My Brain is Hanging Upside Down is an extraordinarily dense read that at first appears crude and off-putting. Sticking with it, though, unfolds a cross-referenced journey through creator David Heatley’s life via five topics. This lack of linear progression is a work-intensive method that’s initially unsatisfying as the concentration of extremely small panels rules out anything other than surface gloss. For all the unsavoury revelations comprising the first chapter on sex, there’s frequently only the barest insight regarding Heatley’s behaviour and the decisions he makes. Plenty of Larry David style “Why would you do that?” moments are scattered through the narrative, yet often the only conclusion we’re left to deduce is that it’s part of Heatley’s character.

The elements we do discern are reflected by others as Heatley becomes known by the company he keeps. This changes frequently, because in his youth he appears a boy who can’t say “no”, and later relationships and friendships peter out for the same reason, although he’s become more practiced at hiding away.

It’s with the chapter titled ‘Race’ that the book starts to open up and elements of the previous chapter are clarified as we trot through Heatley’s life again from a different perspective. This is followed by ‘Mum’, ‘Dad’ and ‘Kin’, each adding to what becomes a comprehensive autobiographical picture compiled by anecdote, recollection and minor incidents. Nearly all puzzling elements are eventually clarified, and the repetition applies an understanding that the first chapter alone lacked. As an example, Heatley portrays himself in his mid-teens constantly wearing a headband, a puzzling fashion statement eventually revealed as the sleeve of an old shirt.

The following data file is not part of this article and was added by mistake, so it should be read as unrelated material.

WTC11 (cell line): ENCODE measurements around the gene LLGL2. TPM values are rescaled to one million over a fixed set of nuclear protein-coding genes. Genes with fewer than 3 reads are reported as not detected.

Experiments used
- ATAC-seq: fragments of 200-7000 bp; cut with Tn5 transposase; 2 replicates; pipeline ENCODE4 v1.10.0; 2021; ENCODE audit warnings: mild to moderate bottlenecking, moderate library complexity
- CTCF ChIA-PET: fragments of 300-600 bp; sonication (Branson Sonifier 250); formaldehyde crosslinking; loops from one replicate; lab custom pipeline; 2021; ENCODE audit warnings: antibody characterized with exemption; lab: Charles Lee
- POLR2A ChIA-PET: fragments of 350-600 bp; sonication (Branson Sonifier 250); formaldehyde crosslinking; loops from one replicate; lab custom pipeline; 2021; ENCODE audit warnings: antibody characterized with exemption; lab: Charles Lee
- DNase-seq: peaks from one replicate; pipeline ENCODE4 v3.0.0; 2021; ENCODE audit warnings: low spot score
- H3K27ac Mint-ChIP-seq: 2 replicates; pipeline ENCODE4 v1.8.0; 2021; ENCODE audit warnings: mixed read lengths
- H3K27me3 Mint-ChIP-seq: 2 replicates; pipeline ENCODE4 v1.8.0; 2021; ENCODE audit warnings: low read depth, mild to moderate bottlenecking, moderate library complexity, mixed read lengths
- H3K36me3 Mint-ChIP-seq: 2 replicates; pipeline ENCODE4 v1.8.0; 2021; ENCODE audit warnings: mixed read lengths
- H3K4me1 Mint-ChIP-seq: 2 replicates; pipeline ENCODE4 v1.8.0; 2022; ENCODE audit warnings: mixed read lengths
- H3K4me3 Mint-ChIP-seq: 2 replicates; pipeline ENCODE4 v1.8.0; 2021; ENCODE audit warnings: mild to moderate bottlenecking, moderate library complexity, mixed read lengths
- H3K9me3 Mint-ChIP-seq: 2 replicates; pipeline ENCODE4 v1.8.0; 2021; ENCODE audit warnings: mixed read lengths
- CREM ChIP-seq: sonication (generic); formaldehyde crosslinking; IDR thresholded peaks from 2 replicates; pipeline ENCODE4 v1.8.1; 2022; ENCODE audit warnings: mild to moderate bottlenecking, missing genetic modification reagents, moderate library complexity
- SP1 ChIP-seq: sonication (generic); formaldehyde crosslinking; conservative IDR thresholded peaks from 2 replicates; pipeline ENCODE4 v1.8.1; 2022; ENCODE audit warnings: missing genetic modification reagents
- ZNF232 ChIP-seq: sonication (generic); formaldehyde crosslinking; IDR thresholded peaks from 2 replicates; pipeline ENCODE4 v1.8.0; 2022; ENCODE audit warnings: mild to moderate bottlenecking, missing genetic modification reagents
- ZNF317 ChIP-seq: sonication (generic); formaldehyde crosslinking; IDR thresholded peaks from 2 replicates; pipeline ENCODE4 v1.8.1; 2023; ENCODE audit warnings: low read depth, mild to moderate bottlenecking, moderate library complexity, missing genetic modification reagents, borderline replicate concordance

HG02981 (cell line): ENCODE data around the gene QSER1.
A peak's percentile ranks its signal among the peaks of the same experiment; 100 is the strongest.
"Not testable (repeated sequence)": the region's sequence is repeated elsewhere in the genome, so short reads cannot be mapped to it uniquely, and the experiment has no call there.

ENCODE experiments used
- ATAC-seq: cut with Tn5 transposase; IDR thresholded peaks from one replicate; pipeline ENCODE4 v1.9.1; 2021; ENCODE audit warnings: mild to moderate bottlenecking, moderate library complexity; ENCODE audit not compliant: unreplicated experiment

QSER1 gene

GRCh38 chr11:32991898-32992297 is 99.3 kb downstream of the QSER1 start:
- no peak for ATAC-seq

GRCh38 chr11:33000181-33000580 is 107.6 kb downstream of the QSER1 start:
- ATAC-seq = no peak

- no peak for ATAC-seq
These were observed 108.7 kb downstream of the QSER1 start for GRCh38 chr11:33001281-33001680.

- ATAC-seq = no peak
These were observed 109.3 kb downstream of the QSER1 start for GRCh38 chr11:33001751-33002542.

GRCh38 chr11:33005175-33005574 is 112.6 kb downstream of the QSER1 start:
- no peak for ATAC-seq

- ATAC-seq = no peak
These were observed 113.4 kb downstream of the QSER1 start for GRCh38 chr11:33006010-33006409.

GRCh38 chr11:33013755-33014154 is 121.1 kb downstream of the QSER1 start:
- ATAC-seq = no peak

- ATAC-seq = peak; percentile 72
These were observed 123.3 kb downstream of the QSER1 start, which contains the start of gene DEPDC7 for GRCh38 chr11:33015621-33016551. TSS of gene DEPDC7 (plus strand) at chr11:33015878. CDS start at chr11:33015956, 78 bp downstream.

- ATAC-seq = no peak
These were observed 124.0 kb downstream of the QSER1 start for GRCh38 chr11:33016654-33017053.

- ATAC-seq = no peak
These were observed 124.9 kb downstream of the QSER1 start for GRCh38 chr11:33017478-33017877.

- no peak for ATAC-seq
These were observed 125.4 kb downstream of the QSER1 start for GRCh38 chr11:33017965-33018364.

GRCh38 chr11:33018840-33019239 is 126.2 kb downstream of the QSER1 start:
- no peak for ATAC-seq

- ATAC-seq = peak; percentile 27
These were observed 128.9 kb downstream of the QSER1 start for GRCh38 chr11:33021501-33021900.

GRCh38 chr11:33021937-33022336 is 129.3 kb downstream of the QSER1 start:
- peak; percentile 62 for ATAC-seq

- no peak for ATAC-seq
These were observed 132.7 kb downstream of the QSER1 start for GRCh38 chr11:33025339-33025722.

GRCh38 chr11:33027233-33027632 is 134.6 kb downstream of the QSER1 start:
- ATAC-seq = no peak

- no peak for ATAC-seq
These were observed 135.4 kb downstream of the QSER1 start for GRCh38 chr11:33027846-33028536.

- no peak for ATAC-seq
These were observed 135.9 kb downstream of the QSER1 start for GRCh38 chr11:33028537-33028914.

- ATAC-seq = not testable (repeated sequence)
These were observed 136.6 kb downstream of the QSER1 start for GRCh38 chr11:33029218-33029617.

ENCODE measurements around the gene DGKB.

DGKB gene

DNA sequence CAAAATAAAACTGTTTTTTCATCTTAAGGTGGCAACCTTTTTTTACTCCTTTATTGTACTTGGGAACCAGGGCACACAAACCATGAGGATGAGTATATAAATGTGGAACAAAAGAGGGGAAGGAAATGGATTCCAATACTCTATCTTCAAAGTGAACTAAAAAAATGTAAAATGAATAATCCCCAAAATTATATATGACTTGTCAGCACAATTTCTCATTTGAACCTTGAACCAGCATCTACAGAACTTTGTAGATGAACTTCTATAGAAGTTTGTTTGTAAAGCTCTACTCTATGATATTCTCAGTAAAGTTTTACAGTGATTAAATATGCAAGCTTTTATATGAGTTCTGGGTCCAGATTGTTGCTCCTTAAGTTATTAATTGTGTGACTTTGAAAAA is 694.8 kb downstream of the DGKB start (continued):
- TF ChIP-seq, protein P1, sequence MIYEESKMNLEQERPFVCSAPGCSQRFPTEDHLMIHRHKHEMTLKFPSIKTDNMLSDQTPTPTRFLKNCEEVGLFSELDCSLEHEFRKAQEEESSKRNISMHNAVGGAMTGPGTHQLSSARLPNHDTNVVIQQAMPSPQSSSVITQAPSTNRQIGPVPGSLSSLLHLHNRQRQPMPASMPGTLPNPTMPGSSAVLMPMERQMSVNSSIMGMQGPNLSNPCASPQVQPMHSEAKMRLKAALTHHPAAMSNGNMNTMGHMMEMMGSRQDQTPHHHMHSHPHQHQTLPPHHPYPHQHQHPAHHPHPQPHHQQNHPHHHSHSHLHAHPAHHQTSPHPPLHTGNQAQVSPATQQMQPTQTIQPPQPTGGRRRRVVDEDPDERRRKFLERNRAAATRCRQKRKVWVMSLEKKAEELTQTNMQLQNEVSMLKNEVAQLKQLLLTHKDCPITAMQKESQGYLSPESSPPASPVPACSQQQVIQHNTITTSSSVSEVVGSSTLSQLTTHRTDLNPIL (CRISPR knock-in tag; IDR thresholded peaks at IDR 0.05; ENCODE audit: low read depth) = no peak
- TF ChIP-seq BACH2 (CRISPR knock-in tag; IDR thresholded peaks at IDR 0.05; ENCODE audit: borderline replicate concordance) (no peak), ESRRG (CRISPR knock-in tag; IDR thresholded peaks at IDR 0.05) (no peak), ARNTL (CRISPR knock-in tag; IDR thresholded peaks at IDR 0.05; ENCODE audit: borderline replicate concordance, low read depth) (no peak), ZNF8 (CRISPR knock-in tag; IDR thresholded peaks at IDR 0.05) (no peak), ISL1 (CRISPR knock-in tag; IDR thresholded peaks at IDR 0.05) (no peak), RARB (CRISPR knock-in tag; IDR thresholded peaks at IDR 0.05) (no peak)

The art remains problematical, though. The deliberate savage simplicity brings to mind the work of Mark Marek, and while there’s a considerable skill in being able to produce any narrative in such cramped fashion it requires an immersion to mine the rewards, and based on the art alone its an immersion many won’t commit to. The book will slot back on the shelf and the more attractive style of Joe Matt, mining similar territory, will win the day.

Dream sequences also feature, and are the only strips presented in more traditional larger panels where Heatley’s flat style further distances any reader unable to find fascination in the dreams of others.

There’s a final oddity to be mentioned. Heatley’s love of hip-hop is deep and detailed, so the selection of a Ramones lyric as the title is incongruous, and remains unexplained with no direct correlation to anything within.

My Brain is Hanging Upside Down is a frustrating book. There’s an obvious and developing talent on display, and the patience to present autobiographical material in a complex fashion, yet when untangled Heatley’s experiences rarely transcend those of anyone else. The fascination is in the puzzle rather than the content.

The US Amazon page contains an exclusive strip produced by Heatley for the listing, and it should also be noted that further strips appear beneath the dust cover.